PUBLICATIONS UPON WHICH THIS SESSION IS BASED BOOKSBerk, R. A. (2009). Top secret tips for successful humor in the workplace (Available atwww.coventrypress.com as PB and E-book)Berk, R. A. (2003). Professors are from Mars®, Students are from Snickers® (Availableat www.ronberk.com as PB)Berk, R. A. (2002). Humor as an instructional defibrillator (Available atwww.ronberk.com as PB) ARTICLES (Under PUBLICATIONS on www.ronberk.com):Berk, R. A. (2010a). How do you leverage the latest technologies, including Web 2.0 tools, in your classroom? International Journal of Technology in Teaching and Learning, 6(1), 1–13.Berk, R. A. (2010b). Net generation profile scale: This is only a test scale! Transformative Dialogues: Teaching & Learning Journal, 3(3), 1–6.Berk, R. A. (2009a). Derogatory and cynical humor in clinical teaching: A need for professionalism. Medical Education, 43, 7–9.Berk, R. A. (2009b). Multimedia teaching with video clips: TV, movies, YouTube, and mtvU in the college classroom. International Journal on Technology in Teaching and Learning, 5(1), 1–21.Berk, R. A. (2009c). Teaching strategies for the net generation. Transformative Dialogues: Teaching & Learning Journal, 3(2), 1–23.Berk, R. A. (2009d). A tribute to teaching: Putting it on the line. College Teaching, 57(2), 126–127.Berk, R. A. (2008a). Humor and the net generation. Thriving in Academe, 25(4), 5–8.Berk, R. A. (2008b). Music and music technology in college teaching: Classical to hip hop across the curriculum. International Journal of Technology in Teaching and Learning, 4(1), 45–67.Berk, R. A. (2007). Humor as an instructional defibrillator. Journal of Health Administration Education, 24(2), 94–117.Berk, R. A. (2005). Laughterpiece theatre: Humor as a systematic teaching tool. Teaching Excellence, 17(2).Berk, R. A. (2004). Coping with the daily stressors of an academic career: Try Mirthium®. Academic Physician and Scientist, July/August, 1–4.Berk, R. A., & Trieber, R. H. (2009). Whose classroom is it, anyway? Improvisation as a teaching tool. Journal on Excellence in College Teaching, 20(3), 29–60.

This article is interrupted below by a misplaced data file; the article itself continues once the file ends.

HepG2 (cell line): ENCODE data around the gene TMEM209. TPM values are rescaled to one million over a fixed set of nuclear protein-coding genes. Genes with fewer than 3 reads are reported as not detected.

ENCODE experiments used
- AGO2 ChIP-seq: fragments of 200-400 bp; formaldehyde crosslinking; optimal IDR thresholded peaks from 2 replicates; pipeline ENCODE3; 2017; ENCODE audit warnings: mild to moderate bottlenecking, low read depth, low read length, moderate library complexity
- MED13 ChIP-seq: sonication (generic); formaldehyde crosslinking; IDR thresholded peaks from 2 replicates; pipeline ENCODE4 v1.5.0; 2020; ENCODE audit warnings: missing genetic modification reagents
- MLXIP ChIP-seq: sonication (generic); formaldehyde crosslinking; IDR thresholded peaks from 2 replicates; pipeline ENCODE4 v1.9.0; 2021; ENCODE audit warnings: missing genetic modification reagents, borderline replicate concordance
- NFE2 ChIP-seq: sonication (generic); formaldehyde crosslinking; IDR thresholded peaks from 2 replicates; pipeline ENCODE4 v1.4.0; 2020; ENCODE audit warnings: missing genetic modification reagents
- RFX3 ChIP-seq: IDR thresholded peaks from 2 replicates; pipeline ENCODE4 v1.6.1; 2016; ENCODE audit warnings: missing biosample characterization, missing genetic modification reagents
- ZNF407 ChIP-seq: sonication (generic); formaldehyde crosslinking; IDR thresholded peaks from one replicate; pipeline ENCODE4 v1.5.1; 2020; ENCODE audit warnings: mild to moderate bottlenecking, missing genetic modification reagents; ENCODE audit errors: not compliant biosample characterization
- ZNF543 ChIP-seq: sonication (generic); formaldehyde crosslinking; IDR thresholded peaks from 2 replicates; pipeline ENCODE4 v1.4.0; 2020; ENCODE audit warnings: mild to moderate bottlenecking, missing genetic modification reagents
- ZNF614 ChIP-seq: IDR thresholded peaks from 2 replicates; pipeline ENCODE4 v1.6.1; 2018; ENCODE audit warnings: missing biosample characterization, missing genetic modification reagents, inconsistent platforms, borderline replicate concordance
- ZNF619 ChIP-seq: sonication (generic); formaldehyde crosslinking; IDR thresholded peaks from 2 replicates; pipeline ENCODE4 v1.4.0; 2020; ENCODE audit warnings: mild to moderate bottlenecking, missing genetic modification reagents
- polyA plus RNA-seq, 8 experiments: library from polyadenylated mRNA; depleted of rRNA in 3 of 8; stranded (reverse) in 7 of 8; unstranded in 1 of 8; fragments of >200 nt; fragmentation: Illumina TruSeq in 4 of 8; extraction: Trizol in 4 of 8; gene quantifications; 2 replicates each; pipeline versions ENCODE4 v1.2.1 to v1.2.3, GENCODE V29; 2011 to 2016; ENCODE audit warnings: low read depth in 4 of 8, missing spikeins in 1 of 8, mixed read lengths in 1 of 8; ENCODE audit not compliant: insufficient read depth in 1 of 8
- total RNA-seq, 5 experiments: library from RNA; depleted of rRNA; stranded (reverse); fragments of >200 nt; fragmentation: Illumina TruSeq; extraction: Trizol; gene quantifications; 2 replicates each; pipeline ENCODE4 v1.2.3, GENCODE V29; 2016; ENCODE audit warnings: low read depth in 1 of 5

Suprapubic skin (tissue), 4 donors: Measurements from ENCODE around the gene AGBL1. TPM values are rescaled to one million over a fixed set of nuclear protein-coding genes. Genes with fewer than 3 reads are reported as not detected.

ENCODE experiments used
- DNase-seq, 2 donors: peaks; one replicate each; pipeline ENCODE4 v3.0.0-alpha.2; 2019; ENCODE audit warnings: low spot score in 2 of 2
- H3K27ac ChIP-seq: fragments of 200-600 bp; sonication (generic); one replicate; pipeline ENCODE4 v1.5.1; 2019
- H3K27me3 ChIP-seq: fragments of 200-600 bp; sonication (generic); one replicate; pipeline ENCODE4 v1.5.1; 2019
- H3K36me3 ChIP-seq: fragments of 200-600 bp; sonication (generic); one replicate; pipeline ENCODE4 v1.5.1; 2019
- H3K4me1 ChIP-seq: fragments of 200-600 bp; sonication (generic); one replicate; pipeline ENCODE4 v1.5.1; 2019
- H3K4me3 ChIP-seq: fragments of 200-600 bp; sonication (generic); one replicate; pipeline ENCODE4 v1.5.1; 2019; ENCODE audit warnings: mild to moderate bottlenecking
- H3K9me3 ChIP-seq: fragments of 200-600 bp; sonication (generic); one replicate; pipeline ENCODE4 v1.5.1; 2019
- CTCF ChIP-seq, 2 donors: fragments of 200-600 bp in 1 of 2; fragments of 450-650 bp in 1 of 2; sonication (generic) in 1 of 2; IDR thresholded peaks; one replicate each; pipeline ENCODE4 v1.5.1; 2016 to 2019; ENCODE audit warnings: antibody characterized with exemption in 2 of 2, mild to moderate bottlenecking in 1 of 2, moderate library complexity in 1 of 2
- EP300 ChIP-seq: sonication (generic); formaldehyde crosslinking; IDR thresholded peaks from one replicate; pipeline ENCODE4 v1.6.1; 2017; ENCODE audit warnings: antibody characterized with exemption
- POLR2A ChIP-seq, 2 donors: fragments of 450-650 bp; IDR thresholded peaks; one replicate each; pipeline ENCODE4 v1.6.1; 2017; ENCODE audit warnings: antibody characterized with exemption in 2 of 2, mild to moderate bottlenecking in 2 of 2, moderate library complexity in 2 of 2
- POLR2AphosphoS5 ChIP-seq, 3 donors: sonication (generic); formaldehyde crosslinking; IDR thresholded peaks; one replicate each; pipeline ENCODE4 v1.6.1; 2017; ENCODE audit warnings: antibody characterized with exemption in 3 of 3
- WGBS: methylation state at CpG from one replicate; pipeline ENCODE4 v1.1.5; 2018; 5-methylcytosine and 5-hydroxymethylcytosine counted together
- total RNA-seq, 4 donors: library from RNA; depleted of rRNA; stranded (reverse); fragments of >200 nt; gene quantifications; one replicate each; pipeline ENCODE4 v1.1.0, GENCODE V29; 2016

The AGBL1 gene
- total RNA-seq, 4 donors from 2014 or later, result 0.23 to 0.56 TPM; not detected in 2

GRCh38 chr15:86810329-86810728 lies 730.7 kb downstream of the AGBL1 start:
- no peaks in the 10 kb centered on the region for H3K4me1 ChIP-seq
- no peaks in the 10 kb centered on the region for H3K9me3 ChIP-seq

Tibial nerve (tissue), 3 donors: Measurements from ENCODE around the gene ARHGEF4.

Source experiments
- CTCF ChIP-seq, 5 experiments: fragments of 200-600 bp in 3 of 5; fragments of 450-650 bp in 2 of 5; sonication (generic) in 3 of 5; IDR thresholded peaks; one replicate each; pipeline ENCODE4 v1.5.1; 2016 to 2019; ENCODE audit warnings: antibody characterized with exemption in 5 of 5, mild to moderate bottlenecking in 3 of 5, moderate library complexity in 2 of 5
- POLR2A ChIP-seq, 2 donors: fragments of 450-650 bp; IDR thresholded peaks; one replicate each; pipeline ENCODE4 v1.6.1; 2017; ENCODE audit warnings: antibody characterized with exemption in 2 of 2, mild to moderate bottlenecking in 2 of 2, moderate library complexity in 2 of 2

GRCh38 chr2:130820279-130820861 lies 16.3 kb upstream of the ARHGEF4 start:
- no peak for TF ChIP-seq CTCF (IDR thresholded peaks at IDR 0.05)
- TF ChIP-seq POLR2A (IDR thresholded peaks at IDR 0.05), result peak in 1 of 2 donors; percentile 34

NAMES or MONIKERS: Millennials Generation Y Echo Boomers Net GenerationWHO ARE OUR STUDENTS? Trophy Generation First Digitals Dot.Com Generation Digital Aboriginals Nexters Digital Natives RESEARCH ON NET GENERS: DEFINITION:• More than 40 books• 10 National and International Surveys Born 1982 – 2003 1. EDUCAUSE 2. College Students’ Perceptions of Libraries and IT (7– 28 years old) 3. Greenberg Millennials Study 4. HERI American Freshman Survey 5. National Center for Educ. Statistics 2st Grade – Graduate School 6. Net Generation Survey 7. Net Generation: A Strategic Investigation 8. Nielsen NetView Audience Survey Nearly 90 Million 9. Pew Internet and Am. Life Project (1/3 of U.S. Population) 10. Tech. Preparedness among Entering Freshman LEARNER CHARACTERISTICS: 1. Technology Savvy 2. Relies on Search Engines for Information 3. Interested in Multimedia “NO TEACHER LEFT BEHIND!” 4. Creates Internet Content 5. Operates at “Twitch Speed” 6. Learns by Inductive Discovery 7. Learns by Trial and Error 8. Multitasks on Everything 9. Short Attention Span 10. Communicates Visually 1
11. Craves Social Face-to-Face Interaction12. Emotionally Open13. Embraces Diversity/Multiculturalism14. Prefers Teamwork & Collaboration15. Strives for Lifestyle Fit16. Feels Pressure to Succeed NET GENER PROFILE SCALE17. Constantly Seeks Feedback18. Thrives on Instant Gratification19. Responds Quickly and Expects Rapid Responses in Return20. Prefers Typing to Handwriting INGREDIENTS IN A MUSIC NET GENER’S WORLD: MOVIES 1. Sesame Street 2. MTV/VH-1/BET/mtvU MUSIC VIDEOS 3. PCs (200,000 e-mails; 80% online games) PC & VIDEO GAMES 4. social media (Facebook, MySpace, TV PROGRAMS Twitter) 5. video games (10,000 hrs.) 6. iPods/iPhones/iPads 7. MP3 players 8. PDAs MEDIA OVERSTIMULATION 9. cell/smart phones (10,000 hrs.) (6.5–11 hrs. per day multitasking) 10. TV/DVD remotes (20,000 hrs.) TECH SAVVY AVATAR in the CLASSROOM • 97% own a computer 1. Gather INTEL on your students • 94% own a cell phone a. the way they think • 99% use the Internet for homework b. how they behave • 89% use search engines like Google c. their interests • 87% use news Websites d. their culture • 57% are media creators 2. Understand a–d • 49% download music 3. Leverage a–d in HOW you teach • 92% multitask while texting or IMing 4. Establish a connection through • 75% have a Facebook account ENGAGEMENT 5. Gain their TRUST • 53% own an MP3 player 2
MATCH TEACHING STRATEGIESTO STUDENT CHARACTERISTICS: Student Characteristic Teaching Strategy1. Interest in media (music, TV, 1. Incorporate media to intro videos, movies, YouTube)2. Image oriented topics and in content 2. Use videos, TV, movies, FINALE class demonstrations3. Teamwork 3. Plan cooperative learning, games, improvisation4. Kinesthetic, experiential 4. Develop hands-on exercises5. Multiple intelligences 5. Tap 4–6 intelligences WHAT’S THE POINT? Leverage multiple and multimedia elements in your students’ world— music, movies, TV programs, YouTube, games, social media— in order to tap their multiple intelligences and learning styles so every student can succeed and can have fun learning in the process. 3